Tuesday, July 10, 2012

Character Arcs: The Turning Point, of ‘No’ Return

I was debating the other day about the location of the turning point for a character. One that would affect decisions made throughout the book. I wondered if I was making it happen too early.

I had to ask myself, “Self, don’t I have future scenes that prove her to still have a streak of the carefree?” And that is when I had to lapse into thought.

The character in question is an irresponsible, free spirit. Something that was ok in her culture. In fact, it is part of her people’s outlook on life and how one should exist.

But...there are a select few that are endowed with a special ability. One where it is generally accepted, despite the counter-culture concept, that these few will live to a different standard. This particular woman, is fighting that tooth and nail.

Horrible, earth-shattering events ensue, turning her state of mind on its head and I have to wonder: Is this enough to stop her cold turkey? Did the aforementioned events rattle her on such a primal level that it changed her attitude and outlook on life?

Or, is she some smoker that has quit, that keeps reaching for a light? Someone on a diet that keeps having “splurge” days? Is she truly converted? Is she now going to be responsible? Letting go of what is ingrained in her since birth. Because this affects many character choices I make later in the story (in some cases: already made.)

Uh oh, sounds like revision.

In my re-read I found the scene of turning point was happening very early. Perhaps too early. There were actions and decisions she would make later on in contradiction with her newly “improved” self.

*sigh* Time to grit my teeth and get out the proverbial red pen.

But, wait, let’s think about this. Character arcs are about change. It’s great to have a satisfying character arc. We enjoy seeing people turn around. It’s not a requirement in story, but it can be fun and rewarding. Whether it is the irresponsible father, that we grit our teeth, hoping he will finally become involved in his child’s life; or the downtrodden slave that finally rises up against her oppressor. We will even root with morbid fascination to watch the squeaky clean rich boy lose everything precious, broken down with anger and hate, to become a dark avenger of the night. (Ooo, hey, that sounds like a good story.)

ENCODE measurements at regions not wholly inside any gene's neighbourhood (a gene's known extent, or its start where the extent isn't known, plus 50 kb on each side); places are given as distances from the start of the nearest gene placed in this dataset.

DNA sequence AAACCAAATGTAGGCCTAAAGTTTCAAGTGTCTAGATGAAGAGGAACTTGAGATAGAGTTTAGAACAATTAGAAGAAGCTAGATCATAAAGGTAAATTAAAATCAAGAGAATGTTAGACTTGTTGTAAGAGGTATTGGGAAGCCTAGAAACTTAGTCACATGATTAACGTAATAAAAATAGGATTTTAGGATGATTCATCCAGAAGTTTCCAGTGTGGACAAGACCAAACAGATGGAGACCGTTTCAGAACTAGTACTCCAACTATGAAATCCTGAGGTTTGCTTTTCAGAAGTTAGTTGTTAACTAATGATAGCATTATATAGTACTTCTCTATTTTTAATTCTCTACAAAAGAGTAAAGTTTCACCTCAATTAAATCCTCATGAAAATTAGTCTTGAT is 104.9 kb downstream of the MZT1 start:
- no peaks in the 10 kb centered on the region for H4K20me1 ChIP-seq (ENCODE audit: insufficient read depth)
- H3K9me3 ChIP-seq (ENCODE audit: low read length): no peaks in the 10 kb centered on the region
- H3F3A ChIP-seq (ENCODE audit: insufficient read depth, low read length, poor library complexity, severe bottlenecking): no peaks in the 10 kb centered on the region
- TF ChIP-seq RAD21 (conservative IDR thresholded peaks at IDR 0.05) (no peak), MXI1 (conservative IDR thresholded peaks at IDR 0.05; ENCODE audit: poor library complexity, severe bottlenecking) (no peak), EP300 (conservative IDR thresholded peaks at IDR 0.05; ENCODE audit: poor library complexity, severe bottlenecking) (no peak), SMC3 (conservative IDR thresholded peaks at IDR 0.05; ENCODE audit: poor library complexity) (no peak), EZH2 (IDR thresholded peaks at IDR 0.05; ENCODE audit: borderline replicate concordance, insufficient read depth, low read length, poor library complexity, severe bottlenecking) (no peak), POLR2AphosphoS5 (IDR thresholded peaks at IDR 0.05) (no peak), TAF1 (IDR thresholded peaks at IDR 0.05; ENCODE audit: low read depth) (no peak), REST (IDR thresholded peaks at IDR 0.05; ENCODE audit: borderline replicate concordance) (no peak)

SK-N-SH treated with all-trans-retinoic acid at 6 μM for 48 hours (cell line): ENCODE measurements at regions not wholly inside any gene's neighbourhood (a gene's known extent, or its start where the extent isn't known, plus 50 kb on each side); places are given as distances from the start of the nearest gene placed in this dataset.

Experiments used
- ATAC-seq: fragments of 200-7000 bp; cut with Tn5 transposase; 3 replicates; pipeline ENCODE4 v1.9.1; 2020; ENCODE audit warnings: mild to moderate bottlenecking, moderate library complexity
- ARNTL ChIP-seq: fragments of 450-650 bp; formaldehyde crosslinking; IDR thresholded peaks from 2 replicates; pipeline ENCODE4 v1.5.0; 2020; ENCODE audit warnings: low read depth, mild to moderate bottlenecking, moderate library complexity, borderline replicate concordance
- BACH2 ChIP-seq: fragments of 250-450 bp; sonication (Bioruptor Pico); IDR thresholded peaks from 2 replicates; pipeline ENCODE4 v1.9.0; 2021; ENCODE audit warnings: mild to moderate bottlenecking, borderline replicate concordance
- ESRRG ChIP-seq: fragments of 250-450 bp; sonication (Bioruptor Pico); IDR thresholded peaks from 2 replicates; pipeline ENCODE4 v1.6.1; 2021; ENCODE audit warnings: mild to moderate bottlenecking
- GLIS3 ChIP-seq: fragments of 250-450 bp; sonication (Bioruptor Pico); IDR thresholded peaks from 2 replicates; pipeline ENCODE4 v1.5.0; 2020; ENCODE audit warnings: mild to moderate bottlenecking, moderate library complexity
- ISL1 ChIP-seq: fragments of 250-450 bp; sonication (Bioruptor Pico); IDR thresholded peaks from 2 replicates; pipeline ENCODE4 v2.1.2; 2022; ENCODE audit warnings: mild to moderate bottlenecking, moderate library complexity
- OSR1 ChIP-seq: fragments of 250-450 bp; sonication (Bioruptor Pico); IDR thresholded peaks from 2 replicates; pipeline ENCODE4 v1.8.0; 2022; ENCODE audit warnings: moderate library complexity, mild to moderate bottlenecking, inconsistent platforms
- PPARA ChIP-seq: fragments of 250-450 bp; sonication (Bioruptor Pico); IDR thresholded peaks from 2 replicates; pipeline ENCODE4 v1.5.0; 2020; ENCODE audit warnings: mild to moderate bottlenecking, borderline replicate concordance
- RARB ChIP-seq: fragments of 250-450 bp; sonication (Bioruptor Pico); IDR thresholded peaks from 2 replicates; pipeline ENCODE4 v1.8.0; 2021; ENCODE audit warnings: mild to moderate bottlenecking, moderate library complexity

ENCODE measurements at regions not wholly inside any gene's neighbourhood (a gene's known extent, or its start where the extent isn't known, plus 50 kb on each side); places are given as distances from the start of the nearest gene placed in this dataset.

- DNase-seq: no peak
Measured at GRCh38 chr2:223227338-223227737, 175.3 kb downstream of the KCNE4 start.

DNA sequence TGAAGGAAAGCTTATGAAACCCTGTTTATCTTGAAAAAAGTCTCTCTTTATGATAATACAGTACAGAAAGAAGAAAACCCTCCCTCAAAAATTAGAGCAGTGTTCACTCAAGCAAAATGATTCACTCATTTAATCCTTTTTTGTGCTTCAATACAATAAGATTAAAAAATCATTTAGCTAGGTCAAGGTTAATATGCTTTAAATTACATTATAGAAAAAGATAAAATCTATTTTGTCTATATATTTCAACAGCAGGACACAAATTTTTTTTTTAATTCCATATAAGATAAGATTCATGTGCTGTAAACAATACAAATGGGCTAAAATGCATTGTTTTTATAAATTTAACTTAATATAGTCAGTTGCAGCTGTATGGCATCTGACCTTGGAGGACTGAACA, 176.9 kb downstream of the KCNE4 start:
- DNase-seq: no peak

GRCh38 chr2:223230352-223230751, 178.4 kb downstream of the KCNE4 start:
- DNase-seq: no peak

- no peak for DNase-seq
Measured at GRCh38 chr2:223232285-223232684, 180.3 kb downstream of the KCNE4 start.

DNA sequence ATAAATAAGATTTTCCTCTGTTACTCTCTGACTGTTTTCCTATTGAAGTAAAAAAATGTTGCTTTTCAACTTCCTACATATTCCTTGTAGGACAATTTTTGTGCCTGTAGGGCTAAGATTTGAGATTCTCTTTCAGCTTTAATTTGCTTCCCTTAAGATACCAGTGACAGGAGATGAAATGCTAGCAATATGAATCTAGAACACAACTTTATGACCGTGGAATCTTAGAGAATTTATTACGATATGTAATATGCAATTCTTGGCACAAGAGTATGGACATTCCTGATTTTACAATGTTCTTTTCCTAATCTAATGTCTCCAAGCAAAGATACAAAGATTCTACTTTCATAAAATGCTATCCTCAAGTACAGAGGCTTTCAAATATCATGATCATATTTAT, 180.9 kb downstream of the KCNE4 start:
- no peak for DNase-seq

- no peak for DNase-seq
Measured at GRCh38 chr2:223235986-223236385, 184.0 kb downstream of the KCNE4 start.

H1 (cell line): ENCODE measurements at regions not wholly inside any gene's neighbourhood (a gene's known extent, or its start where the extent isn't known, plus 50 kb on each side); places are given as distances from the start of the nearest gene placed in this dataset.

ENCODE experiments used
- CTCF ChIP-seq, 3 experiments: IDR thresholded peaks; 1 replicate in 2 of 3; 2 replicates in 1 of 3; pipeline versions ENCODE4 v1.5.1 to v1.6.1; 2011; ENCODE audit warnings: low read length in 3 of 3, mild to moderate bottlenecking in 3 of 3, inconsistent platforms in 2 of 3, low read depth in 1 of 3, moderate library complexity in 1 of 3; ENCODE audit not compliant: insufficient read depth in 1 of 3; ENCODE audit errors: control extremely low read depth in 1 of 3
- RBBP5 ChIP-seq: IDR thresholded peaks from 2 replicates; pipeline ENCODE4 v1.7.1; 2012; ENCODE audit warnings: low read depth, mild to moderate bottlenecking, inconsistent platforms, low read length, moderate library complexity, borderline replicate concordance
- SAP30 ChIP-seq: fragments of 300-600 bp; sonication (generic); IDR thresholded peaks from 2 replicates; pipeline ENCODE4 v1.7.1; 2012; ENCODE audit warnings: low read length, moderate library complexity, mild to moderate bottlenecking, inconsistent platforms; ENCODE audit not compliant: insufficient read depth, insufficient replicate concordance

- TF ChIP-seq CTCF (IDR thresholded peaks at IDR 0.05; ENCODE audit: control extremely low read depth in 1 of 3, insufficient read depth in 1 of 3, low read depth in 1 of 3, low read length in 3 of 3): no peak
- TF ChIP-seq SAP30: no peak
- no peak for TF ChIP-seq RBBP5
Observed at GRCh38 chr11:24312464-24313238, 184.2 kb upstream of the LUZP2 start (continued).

But are they stuck to that revised way of thought? Are they unable to slip and have moments where they slide back to where they were?

We’re all human. Of course they can slip, perhaps they even should.

And I’m talking “We” versus fictional “They”, but we are trying to create a sense of humanity, a sense of realism within our fantasy and we want that human aspect to come through. So even though you have created a character with that has changed to become better, or perhaps worse. There is no requirement, that they always adhere to that. In fact, it would probably be false to try and force that on the character.

So, that said, I feel good. That means I don’t need to change some things that happen later. That’s always nice. And more importantly, it will make sense and it will be rewarding AND it will show an element of humanity, which will hopefully make readers connect.

We all make requirements upon ourselves and we ALL fail sometimes. Perhaps MOST of the time. We will berate, reaffirm, try to move forward, but then screw up anyway. So it is ok for your character to slide.

It makes them more human.

Now let me return to the story, I have a goal to stick to and I NEVER, ever slip.


  1. Everyone has lapses, or backslides, or whatever you want to call it. The question is, what are the consequences, to the character or those around her? How do they move the story forward, even when the heroine is in retrograde? If you're writing to the three-act plot arc, the slip (or whatever you'll call it) could bring on the low point of the story.

    The "turning point" is early in the story. That makes it less a turning point than establishing the story line. I glanced up on this page, and saw "Star Wars, especially the mythos" — that's a good example. Luke decides to become a Jedi early on in the first movie (aka Episode IV). That's as big a step as your heroine embracing responsibility, it's a completely new life for them both. Then one of the sub-plots is how Luke (and your heroine) learn the ropes. You can see where I'm going here.

  2. Hi Larry, thanks for commenting. The learning of a padawan/apprentice is fascinating, but I don't expect it to be a large part of this particular story.

    Having the "slip" turn into the low-point of the character arc is a good note. I'm still tweaking some of the finer points and that might be something I'll look into doing. There is a further "slip" later on that I could possibly exploit for greater emotional impact. Must ponder...


Thanks for reading, now tell me what you think.